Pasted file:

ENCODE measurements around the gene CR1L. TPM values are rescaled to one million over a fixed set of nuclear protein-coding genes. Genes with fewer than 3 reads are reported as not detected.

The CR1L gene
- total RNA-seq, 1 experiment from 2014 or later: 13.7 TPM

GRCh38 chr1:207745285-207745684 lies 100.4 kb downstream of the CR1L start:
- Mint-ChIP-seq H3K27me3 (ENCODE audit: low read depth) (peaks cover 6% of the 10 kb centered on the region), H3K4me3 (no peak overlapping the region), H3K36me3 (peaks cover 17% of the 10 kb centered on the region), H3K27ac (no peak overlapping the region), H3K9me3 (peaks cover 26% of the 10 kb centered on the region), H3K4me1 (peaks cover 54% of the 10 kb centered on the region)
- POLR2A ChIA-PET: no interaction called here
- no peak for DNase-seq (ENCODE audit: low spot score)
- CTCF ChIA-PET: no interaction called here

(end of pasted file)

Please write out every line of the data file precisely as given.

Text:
ENCODE measurements around the gene CR1L. TPM values are rescaled to one million over a fixed set of nuclear protein-coding genes. Genes with fewer than 3 reads are reported as not detected.

The CR1L gene
- total RNA-seq, 1 experiment from 2014 or later: 13.7 TPM

GRCh38 chr1:207745285-207745684 lies 100.4 kb downstream of the CR1L start:
- Mint-ChIP-seq H3K27me3 (ENCODE audit: low read depth) (peaks cover 6% of the 10 kb centered on the region), H3K4me3 (no peak overlapping the region), H3K36me3 (peaks cover 17% of the 10 kb centered on the region), H3K27ac (no peak overlapping the region), H3K9me3 (peaks cover 26% of the 10 kb centered on the region), H3K4me1 (peaks cover 54% of the 10 kb centered on the region)
- POLR2A ChIA-PET: no interaction called here
- no peak for DNase-seq (ENCODE audit: low spot score)
- CTCF ChIA-PET: no interaction called here